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Flashback Video: 'Money For Nothing' by Dire Straits

Ever since the dawn of MTV and Friday Night Videos, the music video has significantly impacted musical tastes and pop culture. It might not be as extreme as when the Buggles declared that "Video Killed the Radio Star", but there is no arguing that the music video certainly could make or break a song's popularity. So this regular Flashback Video feature will serve to remember some of the music videos from the great '80s decade that made an impact on me in one way or another. This issue we will cover "Money For Nothing" by Dire Straits. It was released in June of 1985 as the second single off of their Brothers in Arms album. The song features guest vocals by Sting (who co-wrote the song with Mark Knopfler) including the now iconic "I Want My MTV" in falsetto during the introduction and backing chorus. That lyric was quite timely as MTV was really growing into the musical influencer it certainly became and made it a perfect anthem for the cable television channel beginning that summer. "Money For Nothing" would steadily climb the U.S. pop charts reaching #1 on the Billboard Hot 100 in September of 1985 holding the top spot for 3 weeks. It also saw worldwide success reaching the top 5 in at least six other countries. "Money For Nothing" received Grammy nominations for both Song of the Year and Record of the Year (losing out in both categories to "We Are the World"). It's a catchy song no doubt and having Sting sing backing vocals certainly doesn't hurt, but I feel that its groundbreaking music video is a major reason for the song's overall success. "Money For Nothing" was directed by Steve Barron who is responsible for some of the greatest music videos of the decade with this one being no exception. Barron had previously directed videos for The Human League like "(Keep Feeling) Fascination", "Steppin' Out" by Joe Jackson, "Billie Jean" by Michael Jackson, "Electric Avenue" by Eddy Grant, a-ha's "Take On Me" and Bryan Adams among many others. This video is notable for its use of multiple animation techniques. The video was one of the first uses of computer-animated human characters which look quite crude looking back now, but at the time was very cutting edge. Ian Pearson and Gavin Blair (who went on to found Mainframe Studios) created the computer animation using a Bosch FGS-4000 CGI system and a Quantel Paintbox system. I don't know what either of those are personally, but they surely helped create an innovative trail-blazing video at the time. The music video also used rotoscoping animation to add the bright neon colors to the parts with the band performing the song on stage. Enjoy the music video for "Money For Nothing" by Dire Straits...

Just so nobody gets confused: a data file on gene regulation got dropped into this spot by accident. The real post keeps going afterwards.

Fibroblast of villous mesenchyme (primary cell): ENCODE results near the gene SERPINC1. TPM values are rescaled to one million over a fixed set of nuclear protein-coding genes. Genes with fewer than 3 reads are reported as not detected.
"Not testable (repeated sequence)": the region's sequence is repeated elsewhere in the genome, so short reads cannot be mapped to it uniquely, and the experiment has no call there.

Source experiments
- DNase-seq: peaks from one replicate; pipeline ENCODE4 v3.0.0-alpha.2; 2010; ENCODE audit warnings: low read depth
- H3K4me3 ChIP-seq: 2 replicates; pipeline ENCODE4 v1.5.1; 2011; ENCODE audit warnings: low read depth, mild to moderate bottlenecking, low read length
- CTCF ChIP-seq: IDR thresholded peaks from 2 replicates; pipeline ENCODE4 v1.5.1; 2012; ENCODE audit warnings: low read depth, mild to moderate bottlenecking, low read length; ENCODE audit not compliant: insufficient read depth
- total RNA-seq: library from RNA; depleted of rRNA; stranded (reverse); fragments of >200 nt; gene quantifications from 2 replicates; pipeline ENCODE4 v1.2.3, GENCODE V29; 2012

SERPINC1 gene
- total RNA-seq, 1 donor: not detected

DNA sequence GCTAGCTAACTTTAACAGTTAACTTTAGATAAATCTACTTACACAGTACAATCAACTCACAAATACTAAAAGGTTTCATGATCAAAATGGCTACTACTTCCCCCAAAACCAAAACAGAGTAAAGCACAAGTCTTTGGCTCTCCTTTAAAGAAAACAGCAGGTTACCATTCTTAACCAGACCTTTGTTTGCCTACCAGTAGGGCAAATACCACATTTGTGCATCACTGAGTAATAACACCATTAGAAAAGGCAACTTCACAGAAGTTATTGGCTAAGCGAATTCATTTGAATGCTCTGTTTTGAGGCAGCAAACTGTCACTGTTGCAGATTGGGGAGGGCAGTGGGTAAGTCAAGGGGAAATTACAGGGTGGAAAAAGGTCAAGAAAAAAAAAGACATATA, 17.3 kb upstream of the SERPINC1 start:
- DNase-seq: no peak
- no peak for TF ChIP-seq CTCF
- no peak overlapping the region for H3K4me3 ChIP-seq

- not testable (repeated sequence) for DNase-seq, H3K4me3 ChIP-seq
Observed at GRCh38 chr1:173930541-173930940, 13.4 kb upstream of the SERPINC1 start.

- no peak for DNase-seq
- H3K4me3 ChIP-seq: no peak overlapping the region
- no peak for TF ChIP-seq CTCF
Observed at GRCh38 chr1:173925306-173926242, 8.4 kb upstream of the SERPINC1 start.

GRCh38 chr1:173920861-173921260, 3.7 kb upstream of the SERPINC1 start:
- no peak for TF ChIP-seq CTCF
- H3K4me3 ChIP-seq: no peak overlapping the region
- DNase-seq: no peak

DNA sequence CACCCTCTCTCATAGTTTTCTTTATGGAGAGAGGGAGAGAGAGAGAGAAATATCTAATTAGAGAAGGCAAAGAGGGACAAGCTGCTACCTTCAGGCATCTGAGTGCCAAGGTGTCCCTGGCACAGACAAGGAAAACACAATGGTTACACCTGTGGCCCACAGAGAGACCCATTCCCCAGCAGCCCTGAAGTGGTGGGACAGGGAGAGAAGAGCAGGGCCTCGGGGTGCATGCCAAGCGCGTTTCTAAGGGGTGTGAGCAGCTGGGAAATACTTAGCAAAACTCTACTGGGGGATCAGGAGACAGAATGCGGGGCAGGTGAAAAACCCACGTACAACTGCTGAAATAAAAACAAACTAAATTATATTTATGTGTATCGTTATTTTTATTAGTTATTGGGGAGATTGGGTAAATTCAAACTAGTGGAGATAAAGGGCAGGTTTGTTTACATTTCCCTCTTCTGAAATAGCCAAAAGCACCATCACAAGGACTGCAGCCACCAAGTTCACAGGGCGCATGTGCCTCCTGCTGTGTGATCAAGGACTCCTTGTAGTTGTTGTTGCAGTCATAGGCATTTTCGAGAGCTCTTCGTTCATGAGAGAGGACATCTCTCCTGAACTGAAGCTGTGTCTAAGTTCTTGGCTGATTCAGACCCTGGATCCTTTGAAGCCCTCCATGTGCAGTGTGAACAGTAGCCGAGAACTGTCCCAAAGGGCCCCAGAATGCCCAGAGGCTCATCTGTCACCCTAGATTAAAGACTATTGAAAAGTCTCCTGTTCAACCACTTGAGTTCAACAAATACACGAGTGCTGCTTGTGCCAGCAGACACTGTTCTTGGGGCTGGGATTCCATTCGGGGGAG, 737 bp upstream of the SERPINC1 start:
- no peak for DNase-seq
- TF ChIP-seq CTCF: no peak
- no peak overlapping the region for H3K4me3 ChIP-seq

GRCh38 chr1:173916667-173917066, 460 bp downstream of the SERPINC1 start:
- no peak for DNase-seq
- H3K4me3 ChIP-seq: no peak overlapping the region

At the 1986 MTV Video Music Awards, the "Money For Nothing" received 11 nominations, winning Video of the Year and Best Group Video. It also has the honor of being the first video to be aired on MTV Europe when the network launched on 1 August 1987. We can thank Steve Barron for giving us this '80s masterpiece. In Steve Barron's 2015 autobiography entitled Egg n Chips & Billie Jean: A Trip Through the Eighties, he discusses the "Money For Nothing" video and winning that Video of the Year award: There's a lot of irony in Money For Nothing winning Best Video at the MTV awards. For one thing, it's written as a slag-off to all the artists making videos for MTV. For another it's written by Mark Knopfler who'd rather have his eyes popped out with a teaspoon than have to put a bloody concept video to one of his beautifully produced tracks. That's for sure. What's also for sure is when Jeff Ayeroff [executive at Warner Bros. records at the time] hears a hit record before it's a hit record, he knows it's going to be a hit record. He wants his MTV. And this is the MTV era and folks are listening with their eyes. Barron talked Knopfler into making the video in part thanks to Knopfler's girlfriend who sided with Barron and called out what she called a lack of originality on MTV. "Money For Nothing" was certainly original back in 1985 and even helped CGI become a little more mainstream. The song and music video were later parodied by Weird Al Yankovic and featured in his 1989 film UHF. Weird Al's version replaces the lyrics with those of the Beverly Hillbillies theme song. It actually features Dire Straits members Mark Knopfler on guitar and Guy Fletcher on synthesizer. The music video parodies the original video using the computer animation as well as the rotoscoping neon animation. Yankovic's parodies are always done our of respect and admiration.

Hope you enjoyed another trip back to the '80s thanks to Flashback Video!

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